In other words, we will not pay, as we have “guaranteed” in the past, full payment of interest on our debt–at least to those classified as “recalcitrant.” Such a partial payment is classified as a “default.” In this case, it’s a willful default, since the full interest payment will be withheld in favor of a reduced payment.
Even the possibility of the U.S. intentionally defaulting on some of its debt interest payments is creating some uncertainly in foreign markets. This is alarming since according to Treasury, over $5.8 trillion of our debt is held abroad. So far, only about two dozen countries have signed FATCA agreements, indicating a willingness to cooperate with the IRS. And China, the largest foreign holder of our debt, is not among them.
James George Jatras, a former U.S. diplomat and U.S. Senate staffer, said recently regarding FATCA: “In the end, no one really knows how this will work, which is part of the problem. Foreign purchases of U.S. Treasury securities and the reliability of interest payments are essential to America’s financial stability. Even a slight market change in U.S. borrowing costs could have a disastrous impact on the deficit and our economy. Why play Russian roulette with the U.S. debt absent a big, identifiable, countervailing benefit?”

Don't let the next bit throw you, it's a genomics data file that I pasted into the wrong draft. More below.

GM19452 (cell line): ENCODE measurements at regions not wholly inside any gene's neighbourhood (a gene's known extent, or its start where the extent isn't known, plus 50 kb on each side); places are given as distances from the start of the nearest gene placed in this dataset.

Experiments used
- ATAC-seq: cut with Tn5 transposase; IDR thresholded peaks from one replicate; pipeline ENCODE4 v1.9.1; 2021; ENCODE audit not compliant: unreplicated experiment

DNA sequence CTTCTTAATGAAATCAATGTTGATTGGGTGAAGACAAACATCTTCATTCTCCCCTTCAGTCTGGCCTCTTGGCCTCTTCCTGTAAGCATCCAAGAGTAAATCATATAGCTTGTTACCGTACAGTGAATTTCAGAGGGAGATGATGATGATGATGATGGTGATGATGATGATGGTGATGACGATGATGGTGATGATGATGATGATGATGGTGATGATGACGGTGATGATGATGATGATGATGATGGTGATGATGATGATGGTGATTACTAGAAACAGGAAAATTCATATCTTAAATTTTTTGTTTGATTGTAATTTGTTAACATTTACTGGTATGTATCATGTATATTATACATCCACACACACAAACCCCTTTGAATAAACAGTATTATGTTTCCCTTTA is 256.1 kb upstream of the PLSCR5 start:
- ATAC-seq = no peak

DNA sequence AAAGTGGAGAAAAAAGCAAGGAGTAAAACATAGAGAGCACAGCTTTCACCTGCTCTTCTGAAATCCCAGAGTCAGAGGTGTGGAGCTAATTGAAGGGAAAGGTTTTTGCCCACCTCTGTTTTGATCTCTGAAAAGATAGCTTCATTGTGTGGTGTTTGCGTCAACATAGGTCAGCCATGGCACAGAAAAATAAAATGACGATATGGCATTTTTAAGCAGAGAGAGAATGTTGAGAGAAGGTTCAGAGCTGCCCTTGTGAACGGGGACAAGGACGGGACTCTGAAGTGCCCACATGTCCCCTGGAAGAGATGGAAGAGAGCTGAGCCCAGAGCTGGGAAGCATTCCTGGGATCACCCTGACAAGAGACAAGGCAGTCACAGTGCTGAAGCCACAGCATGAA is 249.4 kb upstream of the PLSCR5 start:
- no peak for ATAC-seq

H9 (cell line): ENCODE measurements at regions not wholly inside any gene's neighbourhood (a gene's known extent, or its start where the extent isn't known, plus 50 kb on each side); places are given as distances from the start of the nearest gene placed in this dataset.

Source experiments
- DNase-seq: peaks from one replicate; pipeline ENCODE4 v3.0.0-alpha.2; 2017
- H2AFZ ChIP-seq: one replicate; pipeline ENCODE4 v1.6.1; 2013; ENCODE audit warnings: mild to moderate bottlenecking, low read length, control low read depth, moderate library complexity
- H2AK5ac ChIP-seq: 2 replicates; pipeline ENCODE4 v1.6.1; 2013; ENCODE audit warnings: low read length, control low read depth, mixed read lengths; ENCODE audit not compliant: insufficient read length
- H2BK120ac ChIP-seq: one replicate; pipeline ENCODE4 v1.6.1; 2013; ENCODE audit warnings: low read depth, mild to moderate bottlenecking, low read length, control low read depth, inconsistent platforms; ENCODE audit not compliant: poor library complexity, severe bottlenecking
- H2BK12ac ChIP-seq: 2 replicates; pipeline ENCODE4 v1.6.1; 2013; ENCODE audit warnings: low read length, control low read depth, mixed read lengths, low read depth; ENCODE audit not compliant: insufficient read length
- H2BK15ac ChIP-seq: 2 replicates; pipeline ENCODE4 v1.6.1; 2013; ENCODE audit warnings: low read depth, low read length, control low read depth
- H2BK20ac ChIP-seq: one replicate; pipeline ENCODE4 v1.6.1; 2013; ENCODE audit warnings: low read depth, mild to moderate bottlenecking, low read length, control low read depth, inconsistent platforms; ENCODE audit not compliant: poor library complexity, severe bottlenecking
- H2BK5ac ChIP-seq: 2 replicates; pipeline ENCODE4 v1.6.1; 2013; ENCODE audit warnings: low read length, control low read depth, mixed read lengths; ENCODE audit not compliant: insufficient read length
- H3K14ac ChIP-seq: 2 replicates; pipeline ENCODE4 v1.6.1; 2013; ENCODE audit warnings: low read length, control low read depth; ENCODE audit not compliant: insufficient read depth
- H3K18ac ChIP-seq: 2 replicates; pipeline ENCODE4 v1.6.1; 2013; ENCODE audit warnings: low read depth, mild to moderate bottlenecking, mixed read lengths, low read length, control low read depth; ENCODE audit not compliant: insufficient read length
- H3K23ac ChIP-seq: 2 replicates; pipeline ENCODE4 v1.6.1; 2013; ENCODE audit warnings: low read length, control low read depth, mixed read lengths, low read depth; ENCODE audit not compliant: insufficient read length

The likelihood is that foreign institutions and countries will be less inclined to purchase U.S. debt if they may be denied up to 30% of the interest due them. With our massive debt of nearly $18 trillion, we have bonds and notes maturing every month. What happens if previous buyers of our debt quit buying? For one thing, the cost of interest servicing that debt will rise–and it could be significant.
Two years ago, Erskine Bowles, co-chairman of the president’s bipartisan deficit-reduction commission known as “Simpson-Bowles,” called the nation’s compound interest burden “one of the biggest long-term challenges facing the United States.” He said that “We’ll be spending over $1 trillion a year on interest by 2020. That’s $1 trillion we can’t spend to educate our kids or to replace our badly worn-out infrastructure.” And that was even without factoring in a significant increase in interest rates because of a diminished appetite for U.S. debt due to FATCA.
Our economic stability, and the strength of the dollar as the global reserve currency, is directly dependent on a stable bond market for our debt instruments. With the possibility of pending diminution of appetite for that debt, our economic stability as a country is at risk. Clearly, our massive debt and this poorly conceived and implemented legislation are posing a national security risk that could potentially affect all of us.
The views expressed in this opinion article are solely those of their author and are not necessarily either shared or endorsed by WesternJournalism.com.